One problem we have is reaching our "target market": Local computer geeks. Computer geeks are notoriously hard to find. They don't read the social calendars in newspapers, they don't go to events, they're generally introverted. So how? Being a computer geek, I started thinking about how other organizations get in touch with me. One thing that occured to me was junk mail. I get tons of paper letters asking me to buy this or that product, or to join/donate to PBS, the ACM, the IEEE, and so on. Could we use this concept?
We could send a quick letter of introduction explaining GNHLUG to businesses and other organizations likely to harbor geeks. We could just put "Attention: IT Manager" or whatever on each envelope. Sure, a lot will go in the trash, but we might reach a lot of people, too.
The hard past is getting the list of addresses. Businesses pay big money for this sort of list. A couple ideas occur to me:
We could just go through the yellow pages, looking in likely categories (tech companies), and make a list of addresses. Another idea would be to just have someone in each local area drive to their local business parks and stuff letters in mailboxes.
What do others think?
- 11 Feb 2004
I think it is a good idea, but have some reservations:
- Cost. Producing our our JunkMail is likely to run $1USD a piece with printing, labor, envelopes and stamps, even if we do it ourselves.
- Return on effort: like you, I throw away four pleas a day from worthy charities I can't afford to support. 5% return makes new members cost $20 each.
- Alternatives. are there other ways we can get in touch with our TargetAudiences? Presentations, public events, booths at places like HossTraders, ComputerShows, etc? I think the LinuxWorldBoston2005? appearance has brought a few new members in.
- 01 April 2005 (but serious, really)
My feeling is: Sure - go to it! Then you'll discover that you're lacking resources (money, time, people, ...) This is the problem with loosely formed ventures such as GNHLUG.
Another problem is what Jerry must've ran into when he was the annointed FearlessLeader. You put your blood, sweat, and tears - and a lot of money - into an effort, and everyone benefits from your work, but there's no recognition of it. So you're not likely to continue. (A counter-example: maddog - I guess he just marches to a higher drummer.)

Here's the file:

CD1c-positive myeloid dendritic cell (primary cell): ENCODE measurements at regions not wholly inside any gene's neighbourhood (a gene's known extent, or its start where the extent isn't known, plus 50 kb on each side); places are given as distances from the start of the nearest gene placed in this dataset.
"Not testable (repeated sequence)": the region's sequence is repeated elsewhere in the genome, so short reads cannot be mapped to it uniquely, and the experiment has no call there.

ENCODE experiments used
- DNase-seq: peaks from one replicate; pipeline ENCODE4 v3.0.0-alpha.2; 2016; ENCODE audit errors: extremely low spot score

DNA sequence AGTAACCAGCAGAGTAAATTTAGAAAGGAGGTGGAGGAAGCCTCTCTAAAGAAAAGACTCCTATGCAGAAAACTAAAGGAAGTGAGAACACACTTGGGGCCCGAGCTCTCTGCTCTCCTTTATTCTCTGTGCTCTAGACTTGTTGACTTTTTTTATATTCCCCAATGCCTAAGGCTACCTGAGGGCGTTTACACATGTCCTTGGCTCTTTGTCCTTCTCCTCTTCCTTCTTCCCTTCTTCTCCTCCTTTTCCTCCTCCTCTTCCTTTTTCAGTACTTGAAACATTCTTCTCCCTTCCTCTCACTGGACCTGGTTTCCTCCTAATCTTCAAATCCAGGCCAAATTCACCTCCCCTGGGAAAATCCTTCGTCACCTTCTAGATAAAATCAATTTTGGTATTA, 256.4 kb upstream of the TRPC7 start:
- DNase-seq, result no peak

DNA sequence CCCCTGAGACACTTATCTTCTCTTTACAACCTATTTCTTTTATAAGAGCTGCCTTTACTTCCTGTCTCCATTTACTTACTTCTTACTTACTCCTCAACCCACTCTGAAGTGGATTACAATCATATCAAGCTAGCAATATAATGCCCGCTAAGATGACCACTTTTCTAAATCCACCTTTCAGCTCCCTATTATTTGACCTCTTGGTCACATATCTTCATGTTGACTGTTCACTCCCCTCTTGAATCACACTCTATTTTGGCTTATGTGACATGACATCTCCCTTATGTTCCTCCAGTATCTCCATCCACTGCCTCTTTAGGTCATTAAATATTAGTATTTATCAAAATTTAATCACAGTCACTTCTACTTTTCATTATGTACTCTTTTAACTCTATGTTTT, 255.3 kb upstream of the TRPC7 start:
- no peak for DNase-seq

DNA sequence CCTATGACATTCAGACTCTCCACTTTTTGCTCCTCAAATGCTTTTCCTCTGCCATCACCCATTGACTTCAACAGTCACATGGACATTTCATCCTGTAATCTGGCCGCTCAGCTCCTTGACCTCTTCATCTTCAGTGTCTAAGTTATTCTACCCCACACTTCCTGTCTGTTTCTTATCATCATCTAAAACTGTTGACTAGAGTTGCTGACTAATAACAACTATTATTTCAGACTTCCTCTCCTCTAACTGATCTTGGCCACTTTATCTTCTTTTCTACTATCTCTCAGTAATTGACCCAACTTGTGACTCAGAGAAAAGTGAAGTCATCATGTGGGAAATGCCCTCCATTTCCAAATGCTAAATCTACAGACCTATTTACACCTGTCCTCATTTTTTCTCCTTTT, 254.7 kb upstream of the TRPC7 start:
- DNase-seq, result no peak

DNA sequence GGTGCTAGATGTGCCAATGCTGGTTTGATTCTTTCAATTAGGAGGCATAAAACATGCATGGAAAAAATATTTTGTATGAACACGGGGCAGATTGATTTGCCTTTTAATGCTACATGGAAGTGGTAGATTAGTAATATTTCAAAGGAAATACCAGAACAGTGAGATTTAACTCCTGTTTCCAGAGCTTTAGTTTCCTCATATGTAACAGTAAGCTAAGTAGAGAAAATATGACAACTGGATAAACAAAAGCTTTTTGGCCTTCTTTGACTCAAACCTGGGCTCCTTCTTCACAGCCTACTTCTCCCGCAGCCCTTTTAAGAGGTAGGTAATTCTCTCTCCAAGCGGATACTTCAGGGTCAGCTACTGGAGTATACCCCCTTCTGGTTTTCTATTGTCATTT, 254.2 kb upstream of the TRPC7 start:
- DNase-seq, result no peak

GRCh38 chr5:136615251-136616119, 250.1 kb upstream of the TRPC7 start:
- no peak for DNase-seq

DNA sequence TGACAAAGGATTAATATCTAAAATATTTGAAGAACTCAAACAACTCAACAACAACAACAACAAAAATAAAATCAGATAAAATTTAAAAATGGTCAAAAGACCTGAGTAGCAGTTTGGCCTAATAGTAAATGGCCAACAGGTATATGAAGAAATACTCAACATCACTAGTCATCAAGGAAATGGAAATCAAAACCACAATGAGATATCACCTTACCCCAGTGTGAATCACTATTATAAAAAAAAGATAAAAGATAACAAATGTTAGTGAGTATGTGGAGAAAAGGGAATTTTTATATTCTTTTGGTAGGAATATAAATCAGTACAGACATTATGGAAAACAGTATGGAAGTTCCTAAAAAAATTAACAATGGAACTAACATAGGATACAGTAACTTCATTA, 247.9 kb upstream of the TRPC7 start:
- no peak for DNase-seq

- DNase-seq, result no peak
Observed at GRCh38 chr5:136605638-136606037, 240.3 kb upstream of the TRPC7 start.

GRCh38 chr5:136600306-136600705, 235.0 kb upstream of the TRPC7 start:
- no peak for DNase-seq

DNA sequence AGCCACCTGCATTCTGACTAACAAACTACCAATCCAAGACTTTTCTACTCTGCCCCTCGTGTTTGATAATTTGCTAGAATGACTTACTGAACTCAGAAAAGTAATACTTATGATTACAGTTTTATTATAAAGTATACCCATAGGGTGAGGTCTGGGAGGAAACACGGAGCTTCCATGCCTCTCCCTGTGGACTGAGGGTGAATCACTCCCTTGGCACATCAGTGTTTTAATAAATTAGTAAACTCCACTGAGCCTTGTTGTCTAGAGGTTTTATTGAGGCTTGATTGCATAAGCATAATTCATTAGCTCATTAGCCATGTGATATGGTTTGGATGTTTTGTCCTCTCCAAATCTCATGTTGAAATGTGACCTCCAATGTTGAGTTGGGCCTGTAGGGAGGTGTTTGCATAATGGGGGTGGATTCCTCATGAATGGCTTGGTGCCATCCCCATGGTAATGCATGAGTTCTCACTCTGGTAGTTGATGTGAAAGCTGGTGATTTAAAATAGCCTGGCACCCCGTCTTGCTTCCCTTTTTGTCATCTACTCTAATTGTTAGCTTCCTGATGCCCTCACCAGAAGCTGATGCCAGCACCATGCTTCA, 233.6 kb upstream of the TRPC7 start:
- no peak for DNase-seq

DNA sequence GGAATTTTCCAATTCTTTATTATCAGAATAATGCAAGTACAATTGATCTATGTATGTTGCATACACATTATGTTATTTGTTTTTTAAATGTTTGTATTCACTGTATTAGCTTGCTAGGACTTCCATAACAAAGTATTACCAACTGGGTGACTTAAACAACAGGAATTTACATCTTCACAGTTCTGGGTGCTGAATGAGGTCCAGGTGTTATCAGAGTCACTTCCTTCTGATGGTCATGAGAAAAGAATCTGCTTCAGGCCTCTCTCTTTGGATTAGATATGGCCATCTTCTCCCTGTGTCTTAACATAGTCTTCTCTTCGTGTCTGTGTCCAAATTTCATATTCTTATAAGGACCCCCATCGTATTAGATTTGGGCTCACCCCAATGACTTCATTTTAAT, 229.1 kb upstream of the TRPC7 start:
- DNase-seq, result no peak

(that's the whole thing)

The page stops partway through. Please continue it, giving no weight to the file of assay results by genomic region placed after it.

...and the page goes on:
- 01 Apr 2005
Ow. There's some bitterness here. I agree we need to be pretty frugal with our efforts here, as voluntary operations like ours will come and go. What's the history here with Jerry? Maybe this is a better conversation over a beer. Perhaps we should schedule an evil cabal, er, steering committee, meeting when we're all nearby.
More a warning than past bitterness. We need to be cognizant of the non-technical psycho-human elements of running a user group. If we can do it without burnout, then we have something that we can defensively patent and give away to like-minded organizations!
- 03 Apr 2005
Hmmmm. I was subconciously assuming the cost of actually doing the mailings would be "free" or at least "insigificant". But as people point out, that's not likely to be the case. Hmmmm. Well, ignoring the cost problem (hah!), it seems like this is an idea worth considering. But the cost problem appears to be the big one. Hmmmm.
The lack of "return" that organizers such as Bruce and Jerry get on their own "investment" is a bigger problem, and one well outside the scope of this particular topic. I think it falls back to the problem of WhatDoWeWantToBe
- 03 Apr 2005